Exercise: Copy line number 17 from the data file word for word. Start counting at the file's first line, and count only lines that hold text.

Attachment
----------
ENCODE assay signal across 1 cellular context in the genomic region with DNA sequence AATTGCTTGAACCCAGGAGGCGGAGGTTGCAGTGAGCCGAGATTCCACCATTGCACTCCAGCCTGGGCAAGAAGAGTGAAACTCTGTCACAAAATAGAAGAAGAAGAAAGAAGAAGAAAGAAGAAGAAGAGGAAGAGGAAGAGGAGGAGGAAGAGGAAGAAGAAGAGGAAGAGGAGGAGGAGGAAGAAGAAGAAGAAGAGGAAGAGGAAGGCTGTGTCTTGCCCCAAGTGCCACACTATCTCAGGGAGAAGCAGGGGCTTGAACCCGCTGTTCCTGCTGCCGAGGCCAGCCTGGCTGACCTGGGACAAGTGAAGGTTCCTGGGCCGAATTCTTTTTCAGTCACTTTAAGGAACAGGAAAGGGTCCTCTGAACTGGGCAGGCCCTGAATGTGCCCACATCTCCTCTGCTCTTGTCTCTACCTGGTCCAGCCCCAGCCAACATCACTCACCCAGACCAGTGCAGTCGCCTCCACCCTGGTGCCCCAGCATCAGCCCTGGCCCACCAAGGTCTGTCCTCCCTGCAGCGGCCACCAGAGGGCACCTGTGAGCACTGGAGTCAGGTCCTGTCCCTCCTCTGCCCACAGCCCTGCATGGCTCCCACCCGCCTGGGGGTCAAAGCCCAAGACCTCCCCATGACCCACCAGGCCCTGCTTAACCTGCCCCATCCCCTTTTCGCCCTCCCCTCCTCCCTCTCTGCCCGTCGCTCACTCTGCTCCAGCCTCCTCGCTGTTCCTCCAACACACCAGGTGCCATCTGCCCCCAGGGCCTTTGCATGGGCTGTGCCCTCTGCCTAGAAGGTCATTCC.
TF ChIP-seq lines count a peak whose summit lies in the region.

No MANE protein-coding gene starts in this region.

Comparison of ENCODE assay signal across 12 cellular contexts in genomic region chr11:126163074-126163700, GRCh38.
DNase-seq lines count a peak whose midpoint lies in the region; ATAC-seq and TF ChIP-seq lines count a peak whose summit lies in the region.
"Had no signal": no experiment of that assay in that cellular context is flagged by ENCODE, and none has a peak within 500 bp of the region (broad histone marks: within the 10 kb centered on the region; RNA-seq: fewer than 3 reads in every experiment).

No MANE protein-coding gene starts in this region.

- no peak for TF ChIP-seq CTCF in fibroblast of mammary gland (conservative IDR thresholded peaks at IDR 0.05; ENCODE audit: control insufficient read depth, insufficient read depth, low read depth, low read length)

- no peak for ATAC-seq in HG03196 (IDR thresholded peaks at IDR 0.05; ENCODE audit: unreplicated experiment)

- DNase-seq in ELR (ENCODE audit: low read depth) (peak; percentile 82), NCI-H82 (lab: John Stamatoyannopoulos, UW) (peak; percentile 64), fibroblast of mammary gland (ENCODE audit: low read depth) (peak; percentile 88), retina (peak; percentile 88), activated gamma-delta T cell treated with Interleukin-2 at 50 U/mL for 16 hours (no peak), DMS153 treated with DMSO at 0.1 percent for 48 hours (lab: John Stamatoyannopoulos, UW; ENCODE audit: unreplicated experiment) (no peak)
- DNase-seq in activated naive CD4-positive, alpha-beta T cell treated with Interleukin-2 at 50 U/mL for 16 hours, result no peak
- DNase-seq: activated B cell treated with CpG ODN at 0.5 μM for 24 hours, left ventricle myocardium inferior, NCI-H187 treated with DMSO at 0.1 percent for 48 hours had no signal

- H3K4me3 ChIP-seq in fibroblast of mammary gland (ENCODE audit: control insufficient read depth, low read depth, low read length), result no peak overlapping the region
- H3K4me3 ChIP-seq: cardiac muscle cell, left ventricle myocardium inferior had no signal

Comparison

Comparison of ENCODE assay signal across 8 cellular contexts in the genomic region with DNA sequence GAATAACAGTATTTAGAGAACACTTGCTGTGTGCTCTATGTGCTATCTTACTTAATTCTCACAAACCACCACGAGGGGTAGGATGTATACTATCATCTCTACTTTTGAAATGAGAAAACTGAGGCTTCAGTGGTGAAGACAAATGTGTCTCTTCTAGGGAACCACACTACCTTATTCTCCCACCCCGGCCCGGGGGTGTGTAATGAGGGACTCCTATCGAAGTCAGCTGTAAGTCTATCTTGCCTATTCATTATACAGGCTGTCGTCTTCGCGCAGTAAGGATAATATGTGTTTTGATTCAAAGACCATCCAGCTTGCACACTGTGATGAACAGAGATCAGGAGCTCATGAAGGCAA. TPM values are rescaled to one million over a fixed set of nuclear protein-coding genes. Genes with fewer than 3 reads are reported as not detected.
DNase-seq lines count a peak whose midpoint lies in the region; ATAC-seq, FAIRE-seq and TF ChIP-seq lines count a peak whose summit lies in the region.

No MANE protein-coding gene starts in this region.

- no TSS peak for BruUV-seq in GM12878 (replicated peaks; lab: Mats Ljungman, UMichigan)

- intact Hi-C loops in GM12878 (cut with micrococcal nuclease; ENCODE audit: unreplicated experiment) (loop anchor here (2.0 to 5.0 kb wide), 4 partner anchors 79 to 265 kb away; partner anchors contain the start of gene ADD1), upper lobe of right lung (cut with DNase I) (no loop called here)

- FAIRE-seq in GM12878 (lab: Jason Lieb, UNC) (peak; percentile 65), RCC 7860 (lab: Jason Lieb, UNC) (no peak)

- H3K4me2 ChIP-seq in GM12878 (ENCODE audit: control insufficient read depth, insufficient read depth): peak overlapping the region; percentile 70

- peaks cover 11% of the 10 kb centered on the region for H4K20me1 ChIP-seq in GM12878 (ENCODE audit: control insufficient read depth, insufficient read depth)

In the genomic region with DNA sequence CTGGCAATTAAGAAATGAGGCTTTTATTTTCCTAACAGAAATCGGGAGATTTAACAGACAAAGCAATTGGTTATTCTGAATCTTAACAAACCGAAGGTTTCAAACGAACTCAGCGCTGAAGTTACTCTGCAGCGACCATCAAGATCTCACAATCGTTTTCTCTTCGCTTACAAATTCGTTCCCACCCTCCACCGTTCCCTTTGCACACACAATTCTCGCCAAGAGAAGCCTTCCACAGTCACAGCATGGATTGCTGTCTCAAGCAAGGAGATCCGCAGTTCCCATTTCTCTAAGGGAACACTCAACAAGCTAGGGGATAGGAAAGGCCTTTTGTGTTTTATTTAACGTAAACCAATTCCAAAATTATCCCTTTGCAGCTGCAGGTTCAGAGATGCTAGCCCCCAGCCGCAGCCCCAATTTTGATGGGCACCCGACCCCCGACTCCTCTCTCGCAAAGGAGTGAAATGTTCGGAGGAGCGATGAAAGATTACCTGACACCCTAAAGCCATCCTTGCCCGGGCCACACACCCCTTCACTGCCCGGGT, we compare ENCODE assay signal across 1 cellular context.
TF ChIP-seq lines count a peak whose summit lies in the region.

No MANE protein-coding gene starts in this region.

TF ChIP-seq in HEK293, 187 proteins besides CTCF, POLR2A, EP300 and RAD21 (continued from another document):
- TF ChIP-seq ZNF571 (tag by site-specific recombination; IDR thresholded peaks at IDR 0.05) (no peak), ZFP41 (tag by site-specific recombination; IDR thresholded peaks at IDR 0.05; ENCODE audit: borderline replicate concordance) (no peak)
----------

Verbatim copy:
DNase-seq lines count a peak whose midpoint lies in the region; ATAC-seq, FAIRE-seq and TF ChIP-seq lines count a peak whose summit lies in the region.